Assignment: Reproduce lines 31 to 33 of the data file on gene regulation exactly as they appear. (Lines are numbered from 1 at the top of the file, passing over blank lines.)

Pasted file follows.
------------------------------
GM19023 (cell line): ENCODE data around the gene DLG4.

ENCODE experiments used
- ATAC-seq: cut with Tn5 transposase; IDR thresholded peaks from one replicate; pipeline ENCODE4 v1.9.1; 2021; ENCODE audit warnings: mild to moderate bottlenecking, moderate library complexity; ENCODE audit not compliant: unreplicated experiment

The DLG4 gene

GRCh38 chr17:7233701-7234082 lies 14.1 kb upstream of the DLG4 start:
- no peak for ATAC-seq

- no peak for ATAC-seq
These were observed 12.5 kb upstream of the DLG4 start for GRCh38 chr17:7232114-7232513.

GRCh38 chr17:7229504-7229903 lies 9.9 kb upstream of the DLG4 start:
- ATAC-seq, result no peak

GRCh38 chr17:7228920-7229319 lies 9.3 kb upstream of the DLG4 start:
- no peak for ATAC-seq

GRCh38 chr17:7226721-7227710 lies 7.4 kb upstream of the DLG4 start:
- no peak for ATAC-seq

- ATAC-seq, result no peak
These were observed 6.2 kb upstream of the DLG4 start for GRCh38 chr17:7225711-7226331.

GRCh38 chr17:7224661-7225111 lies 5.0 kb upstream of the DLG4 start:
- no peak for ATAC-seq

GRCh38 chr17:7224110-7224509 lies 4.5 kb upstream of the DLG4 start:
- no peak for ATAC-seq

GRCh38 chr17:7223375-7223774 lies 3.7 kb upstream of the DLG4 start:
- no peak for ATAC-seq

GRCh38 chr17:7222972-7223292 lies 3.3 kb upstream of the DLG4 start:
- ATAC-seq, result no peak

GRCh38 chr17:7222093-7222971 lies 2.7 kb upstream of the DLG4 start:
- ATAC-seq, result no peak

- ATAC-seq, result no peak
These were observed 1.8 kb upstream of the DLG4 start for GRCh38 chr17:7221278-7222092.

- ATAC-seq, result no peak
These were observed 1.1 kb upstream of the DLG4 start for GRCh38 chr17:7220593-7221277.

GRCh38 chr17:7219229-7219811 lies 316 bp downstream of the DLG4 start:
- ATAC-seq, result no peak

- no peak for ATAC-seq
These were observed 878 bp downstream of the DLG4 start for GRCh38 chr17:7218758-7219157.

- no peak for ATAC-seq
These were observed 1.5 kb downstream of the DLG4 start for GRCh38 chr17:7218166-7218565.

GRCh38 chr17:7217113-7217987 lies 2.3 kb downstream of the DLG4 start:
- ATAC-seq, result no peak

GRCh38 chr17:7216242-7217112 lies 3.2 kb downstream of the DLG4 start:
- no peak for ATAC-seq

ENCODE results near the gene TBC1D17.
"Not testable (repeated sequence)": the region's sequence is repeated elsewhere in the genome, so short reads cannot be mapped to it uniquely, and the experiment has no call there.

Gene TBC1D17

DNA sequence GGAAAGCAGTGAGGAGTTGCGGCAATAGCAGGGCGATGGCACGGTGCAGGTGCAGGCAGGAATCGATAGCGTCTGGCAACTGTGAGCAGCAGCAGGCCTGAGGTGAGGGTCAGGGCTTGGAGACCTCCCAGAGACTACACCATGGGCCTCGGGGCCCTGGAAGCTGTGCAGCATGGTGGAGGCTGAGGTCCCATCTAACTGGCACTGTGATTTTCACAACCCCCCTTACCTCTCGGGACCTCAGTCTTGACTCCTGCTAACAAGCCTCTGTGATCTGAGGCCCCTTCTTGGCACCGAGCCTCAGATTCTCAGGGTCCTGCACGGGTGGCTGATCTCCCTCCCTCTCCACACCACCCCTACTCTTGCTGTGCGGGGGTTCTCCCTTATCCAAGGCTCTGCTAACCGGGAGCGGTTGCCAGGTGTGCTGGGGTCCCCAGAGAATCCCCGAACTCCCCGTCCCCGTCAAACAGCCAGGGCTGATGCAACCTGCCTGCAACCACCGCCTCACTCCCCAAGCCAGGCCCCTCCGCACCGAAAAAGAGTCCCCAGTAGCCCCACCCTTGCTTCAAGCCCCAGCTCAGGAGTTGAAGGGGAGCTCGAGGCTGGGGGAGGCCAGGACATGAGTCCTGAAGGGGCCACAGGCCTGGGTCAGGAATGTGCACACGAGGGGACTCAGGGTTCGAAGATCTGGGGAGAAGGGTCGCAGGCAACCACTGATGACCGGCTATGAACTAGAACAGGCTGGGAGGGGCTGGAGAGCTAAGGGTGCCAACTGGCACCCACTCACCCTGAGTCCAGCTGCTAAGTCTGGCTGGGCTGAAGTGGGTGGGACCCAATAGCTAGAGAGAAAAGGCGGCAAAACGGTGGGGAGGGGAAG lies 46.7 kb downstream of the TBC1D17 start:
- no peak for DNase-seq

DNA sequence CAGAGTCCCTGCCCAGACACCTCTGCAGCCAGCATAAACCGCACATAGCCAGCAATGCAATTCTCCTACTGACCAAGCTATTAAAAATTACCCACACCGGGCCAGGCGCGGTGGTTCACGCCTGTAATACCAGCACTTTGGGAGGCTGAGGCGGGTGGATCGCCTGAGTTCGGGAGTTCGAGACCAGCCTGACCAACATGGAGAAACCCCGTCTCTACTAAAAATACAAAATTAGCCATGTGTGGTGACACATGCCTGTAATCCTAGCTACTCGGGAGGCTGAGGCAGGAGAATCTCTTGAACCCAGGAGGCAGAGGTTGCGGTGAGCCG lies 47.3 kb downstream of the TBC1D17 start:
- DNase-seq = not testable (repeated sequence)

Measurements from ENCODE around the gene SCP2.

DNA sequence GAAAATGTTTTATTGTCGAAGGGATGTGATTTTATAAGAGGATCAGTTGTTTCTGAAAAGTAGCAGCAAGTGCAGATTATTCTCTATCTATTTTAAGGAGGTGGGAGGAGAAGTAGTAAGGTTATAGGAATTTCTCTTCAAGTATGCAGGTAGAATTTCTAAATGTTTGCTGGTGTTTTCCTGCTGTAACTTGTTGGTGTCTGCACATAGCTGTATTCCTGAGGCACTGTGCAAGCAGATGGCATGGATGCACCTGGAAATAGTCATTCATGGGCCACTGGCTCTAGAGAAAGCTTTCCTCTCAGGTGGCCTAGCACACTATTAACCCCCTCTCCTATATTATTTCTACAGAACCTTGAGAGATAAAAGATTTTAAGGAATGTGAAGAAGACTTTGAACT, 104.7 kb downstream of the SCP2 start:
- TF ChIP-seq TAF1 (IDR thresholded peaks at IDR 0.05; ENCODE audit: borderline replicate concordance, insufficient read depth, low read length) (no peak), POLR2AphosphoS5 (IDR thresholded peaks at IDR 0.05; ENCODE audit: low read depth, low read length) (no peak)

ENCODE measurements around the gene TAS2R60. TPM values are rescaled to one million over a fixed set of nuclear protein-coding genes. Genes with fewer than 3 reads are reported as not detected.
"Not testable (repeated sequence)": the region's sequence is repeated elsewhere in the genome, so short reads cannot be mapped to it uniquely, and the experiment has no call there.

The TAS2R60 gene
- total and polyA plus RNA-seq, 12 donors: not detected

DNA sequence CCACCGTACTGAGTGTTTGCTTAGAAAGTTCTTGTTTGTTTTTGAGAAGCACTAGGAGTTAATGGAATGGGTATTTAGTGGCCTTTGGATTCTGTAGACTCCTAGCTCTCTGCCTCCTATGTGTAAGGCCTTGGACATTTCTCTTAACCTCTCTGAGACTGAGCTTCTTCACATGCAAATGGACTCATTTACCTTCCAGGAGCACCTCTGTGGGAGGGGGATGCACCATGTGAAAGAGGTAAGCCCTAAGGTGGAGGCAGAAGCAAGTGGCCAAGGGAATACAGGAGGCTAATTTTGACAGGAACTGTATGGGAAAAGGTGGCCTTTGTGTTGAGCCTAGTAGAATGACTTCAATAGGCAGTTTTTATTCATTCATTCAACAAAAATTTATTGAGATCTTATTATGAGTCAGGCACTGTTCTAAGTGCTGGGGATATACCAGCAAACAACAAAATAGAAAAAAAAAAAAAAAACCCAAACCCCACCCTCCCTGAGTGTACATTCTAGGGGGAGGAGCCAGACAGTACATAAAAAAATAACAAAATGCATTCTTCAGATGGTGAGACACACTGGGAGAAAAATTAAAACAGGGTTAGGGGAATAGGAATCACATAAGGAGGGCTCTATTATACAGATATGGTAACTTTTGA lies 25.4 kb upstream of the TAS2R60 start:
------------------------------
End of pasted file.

GRCh38 chr17:7219229-7219811 lies 316 bp downstream of the DLG4 start:
- ATAC-seq, result no peak

- no peak for ATAC-seq